Children in conflict with the law: Moving from predicting reconviction to preventing harm
The majority of children who find themselves in conflict with the law tend to do so because of antisocial behaviour or minor offending behaviour. They also tend to naturally grow out of this type of behaviour as they mature (McAra & McVie, 2010) and little, if any, formal intervention is required. However, there remain a number of children who will require some form of intervention and support to help them not engage in offending behaviour. In Scotland, since 2002, the national standards for youth justice have specified that every young person referred to a hearing on offence grounds must have a comprehensive assessment completed using ASSET/YLS-CMI assessment tools (Scottish Executive, 2002). These standards are currently being reviewed and updated to reflect changes in best practice – specifically the shift from actuarial assessment tools to the proportionate use of structured professional judgment tools.
So what is best practice?
For a long time it has been known that children who engage in more serious or persistent offending behaviour have a wide range of needs and vulnerabilities, including those linked to their family and wider community. They also often face a range of adverse outcomes, wider than just offending behaviour. Although frequently omitted from ‘risk focused’ assessment tools, they also have a wide range of strengths within themselves, their families and communities. For this reason best practice assessments are systemic, holistic and balanced.
The Short Term Assessment of Risk and Treatability: Adolescent Version (START:AV)
The framework provided by START:AV provides a good basis for such an assessment as it guides the individualised assessment of both the vulnerabilities that contribute to adverse outcomes and the strengths that help to protect against them (Viljoen, Nicholls, Cruise et al., 2014). It is developmentally appropriate for use with 12-18 year olds and considers the range of adverse outcomes frequently of concern for children who find themselves in conflict with the law: violence, non-violent offences, substance abuse, unauthorised absences such as running away and school drop-out, suicide, non-suicidal self-injury, victimisation and health neglect.
One of the benefits of START:AV over other tools is that it recognises reassessment should occur frequently (every 3 months) because of the rapid rate of changes that occur during adolescence and in their circumstances. This timeframe also assists with tighter monitoring of change and whether the inbuilt intervention planning is working to reduce harm as intended. The principles of START:AV demonstrate a clear shift from ‘predicting’ reconviction to ‘preventing’ harm from occurring.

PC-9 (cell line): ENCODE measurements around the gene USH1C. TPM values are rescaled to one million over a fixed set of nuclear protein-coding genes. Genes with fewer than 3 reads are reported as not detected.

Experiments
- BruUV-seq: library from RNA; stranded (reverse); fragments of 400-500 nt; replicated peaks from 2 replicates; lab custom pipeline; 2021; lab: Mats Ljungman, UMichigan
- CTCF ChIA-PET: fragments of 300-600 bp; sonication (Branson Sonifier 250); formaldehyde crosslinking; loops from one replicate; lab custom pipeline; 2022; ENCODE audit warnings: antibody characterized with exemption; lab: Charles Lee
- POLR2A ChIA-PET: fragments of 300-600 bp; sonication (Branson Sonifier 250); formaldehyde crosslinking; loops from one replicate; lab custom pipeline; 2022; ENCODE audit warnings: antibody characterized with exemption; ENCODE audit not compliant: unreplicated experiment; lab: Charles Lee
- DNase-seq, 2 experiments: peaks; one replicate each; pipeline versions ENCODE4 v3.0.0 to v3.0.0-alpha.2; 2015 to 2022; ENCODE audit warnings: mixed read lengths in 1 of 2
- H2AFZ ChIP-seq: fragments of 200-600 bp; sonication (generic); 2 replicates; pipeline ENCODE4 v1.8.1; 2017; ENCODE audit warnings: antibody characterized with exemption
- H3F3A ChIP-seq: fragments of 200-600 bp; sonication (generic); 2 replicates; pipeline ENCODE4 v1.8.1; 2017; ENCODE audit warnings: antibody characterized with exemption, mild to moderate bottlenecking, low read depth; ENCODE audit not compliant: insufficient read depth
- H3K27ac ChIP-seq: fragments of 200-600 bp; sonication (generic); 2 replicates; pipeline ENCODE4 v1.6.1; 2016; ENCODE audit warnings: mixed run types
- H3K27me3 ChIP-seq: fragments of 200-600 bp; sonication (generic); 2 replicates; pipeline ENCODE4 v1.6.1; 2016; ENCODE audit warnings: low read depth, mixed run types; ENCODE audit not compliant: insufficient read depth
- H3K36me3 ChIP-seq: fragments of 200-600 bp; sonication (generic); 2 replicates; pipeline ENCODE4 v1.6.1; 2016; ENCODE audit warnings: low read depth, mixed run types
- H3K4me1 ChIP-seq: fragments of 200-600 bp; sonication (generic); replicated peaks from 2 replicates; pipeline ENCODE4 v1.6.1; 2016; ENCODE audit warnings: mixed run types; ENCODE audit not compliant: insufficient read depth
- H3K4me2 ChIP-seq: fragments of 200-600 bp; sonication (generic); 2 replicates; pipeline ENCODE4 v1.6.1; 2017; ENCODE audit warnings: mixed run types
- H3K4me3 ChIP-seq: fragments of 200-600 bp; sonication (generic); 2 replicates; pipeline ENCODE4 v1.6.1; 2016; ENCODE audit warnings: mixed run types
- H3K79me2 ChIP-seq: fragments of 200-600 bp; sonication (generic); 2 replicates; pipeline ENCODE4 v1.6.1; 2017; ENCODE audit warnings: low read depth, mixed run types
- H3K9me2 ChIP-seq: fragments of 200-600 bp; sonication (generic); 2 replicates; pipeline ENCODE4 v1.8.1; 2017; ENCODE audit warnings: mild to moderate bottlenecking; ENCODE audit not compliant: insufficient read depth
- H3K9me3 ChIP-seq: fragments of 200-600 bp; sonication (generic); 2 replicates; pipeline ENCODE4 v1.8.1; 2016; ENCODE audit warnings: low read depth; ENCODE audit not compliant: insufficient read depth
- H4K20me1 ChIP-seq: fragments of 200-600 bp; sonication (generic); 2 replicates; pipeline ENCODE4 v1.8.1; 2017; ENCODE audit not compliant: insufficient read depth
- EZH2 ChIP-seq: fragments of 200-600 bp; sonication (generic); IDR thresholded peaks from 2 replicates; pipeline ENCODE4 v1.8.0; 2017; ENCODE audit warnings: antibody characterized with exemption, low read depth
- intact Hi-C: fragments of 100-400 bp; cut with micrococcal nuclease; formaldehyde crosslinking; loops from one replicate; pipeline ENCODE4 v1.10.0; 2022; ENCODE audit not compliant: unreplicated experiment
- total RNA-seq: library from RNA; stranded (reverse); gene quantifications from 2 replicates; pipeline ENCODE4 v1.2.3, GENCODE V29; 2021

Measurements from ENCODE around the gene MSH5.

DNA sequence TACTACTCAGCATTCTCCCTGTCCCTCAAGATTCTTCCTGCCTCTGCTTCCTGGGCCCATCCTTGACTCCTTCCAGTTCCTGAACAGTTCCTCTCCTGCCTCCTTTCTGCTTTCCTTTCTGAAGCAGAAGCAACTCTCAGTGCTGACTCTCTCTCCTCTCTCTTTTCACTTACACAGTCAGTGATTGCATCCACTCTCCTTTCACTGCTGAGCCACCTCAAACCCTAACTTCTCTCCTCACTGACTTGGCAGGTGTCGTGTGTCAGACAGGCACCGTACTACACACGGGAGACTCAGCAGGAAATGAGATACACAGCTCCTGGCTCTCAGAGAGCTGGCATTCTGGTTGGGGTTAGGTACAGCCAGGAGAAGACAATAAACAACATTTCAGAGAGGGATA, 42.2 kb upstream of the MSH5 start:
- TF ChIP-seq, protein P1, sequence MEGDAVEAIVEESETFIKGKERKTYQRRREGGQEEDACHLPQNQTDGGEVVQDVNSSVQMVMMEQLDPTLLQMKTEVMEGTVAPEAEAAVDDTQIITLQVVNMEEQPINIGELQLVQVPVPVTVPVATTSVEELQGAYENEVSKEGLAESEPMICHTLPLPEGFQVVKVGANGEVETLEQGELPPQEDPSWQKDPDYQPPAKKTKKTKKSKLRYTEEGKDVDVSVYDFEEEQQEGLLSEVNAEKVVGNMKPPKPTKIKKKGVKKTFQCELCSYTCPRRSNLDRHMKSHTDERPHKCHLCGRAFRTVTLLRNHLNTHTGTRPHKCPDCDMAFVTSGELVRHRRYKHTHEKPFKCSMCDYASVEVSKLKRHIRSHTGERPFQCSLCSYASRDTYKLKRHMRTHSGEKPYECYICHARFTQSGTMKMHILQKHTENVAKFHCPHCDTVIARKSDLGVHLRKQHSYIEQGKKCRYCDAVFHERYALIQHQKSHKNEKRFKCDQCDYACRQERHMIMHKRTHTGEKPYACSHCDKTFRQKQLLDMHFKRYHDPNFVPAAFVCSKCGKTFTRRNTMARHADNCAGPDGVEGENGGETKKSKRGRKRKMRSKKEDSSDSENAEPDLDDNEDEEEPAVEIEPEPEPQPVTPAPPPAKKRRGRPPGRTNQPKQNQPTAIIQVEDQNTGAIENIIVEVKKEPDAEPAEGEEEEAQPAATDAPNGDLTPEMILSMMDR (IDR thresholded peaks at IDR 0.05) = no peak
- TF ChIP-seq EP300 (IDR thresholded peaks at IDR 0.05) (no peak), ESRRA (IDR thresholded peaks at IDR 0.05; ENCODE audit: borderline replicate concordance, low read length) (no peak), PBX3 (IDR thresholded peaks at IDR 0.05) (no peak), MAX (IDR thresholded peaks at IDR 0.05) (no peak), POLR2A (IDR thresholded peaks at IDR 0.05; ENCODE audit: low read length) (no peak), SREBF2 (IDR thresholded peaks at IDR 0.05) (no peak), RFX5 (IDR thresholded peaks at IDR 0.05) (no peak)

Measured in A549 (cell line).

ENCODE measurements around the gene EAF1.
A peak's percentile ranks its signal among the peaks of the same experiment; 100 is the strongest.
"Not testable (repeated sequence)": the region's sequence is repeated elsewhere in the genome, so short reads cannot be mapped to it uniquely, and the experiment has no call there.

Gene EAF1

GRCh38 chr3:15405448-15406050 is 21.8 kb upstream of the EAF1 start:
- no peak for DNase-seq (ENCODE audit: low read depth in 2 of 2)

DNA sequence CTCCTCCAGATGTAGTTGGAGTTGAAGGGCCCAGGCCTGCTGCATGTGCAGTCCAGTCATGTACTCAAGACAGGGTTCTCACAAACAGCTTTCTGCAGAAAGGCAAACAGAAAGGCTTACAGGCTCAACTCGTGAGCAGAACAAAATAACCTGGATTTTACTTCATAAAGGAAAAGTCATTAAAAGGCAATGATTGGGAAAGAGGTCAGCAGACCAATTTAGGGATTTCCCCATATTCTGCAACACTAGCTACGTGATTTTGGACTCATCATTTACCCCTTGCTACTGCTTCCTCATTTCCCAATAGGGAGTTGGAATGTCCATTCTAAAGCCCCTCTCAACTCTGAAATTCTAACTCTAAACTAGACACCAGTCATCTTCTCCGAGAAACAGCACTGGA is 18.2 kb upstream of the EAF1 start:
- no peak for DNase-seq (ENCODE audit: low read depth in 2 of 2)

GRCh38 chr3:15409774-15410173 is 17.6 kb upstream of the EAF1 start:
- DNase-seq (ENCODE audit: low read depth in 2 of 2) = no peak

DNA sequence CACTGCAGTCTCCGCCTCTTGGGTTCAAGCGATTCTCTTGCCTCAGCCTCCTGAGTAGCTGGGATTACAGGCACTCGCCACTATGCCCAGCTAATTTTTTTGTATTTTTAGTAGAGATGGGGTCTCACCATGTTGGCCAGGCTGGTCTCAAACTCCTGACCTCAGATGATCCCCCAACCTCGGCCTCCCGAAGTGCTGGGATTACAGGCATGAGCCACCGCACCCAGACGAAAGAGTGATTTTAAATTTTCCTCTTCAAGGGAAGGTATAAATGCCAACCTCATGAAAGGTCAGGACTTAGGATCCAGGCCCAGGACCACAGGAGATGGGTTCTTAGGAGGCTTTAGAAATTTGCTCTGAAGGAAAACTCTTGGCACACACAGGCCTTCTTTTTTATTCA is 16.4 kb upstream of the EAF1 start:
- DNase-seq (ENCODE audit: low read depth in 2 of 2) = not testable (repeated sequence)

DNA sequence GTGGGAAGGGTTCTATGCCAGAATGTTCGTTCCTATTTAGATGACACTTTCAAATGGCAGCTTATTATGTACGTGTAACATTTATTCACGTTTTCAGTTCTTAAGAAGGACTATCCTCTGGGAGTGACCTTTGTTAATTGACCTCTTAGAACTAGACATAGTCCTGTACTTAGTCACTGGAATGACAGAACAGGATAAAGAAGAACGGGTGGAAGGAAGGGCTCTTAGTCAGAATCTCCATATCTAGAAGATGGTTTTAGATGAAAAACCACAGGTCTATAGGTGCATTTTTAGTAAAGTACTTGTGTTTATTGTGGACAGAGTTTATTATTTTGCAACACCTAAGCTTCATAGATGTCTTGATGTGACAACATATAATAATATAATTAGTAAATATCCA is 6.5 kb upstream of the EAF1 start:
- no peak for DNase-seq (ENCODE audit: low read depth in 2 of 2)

Implementation of START:AV in Scotland
The decision to move towards the use of START:AV in Scotland was supported by the Scottish Government who, in 2018, provided the initial funding for one of the START:AV authors to train 100 practitioners. They additionally funded 6 practitioners to become trainers. Over the course of 2019-20 a further 16 training events were hosted, in 15 different local authority areas, bringing the total number trained to 440. This includes practitioners across 31 local authorities, 3 secure care centres, 6 third sector organisations, the NHS and the Risk Management Authority. Amazingly, all the training was provided at no cost to trainees thanks to the local authority areas who were able to provide suitable venues and the trainers who gave their time to deliver the training on top of their day jobs.
Feedback from those attending the training indicated that it had a positive impact on their knowledge, understanding, skills and confidence in relation to four areas of risk practice: structured professional judgment, risk formulation, risk management planning and the START:AV itself. Additionally, they have consistently said that they welcome the focus on strengths and intervention planning and they regularly say that it will lead to better and more holistic assessments and reports.
Although the impact on outcomes for children remains undetermined, the introduction of START:AV will hopefully go some way to meeting Standard 37 of the Secure Care Pathway and Standards Scotland that:
“I am confident that any decisions, reports and plans made and shared about me focus on my hopes, strengths, achievements and goals, as well as on my needs and risks”.
For further details about START:AV training, other training opportunities or related queries please contact email@example.com.
McAra, L., & McVie, S. (2010). Youth crime and justice in Scotland. In H. Croall, G. Mooney, & M. Munro, Criminal Justice in Scotland. Oxon: Willan Publishing.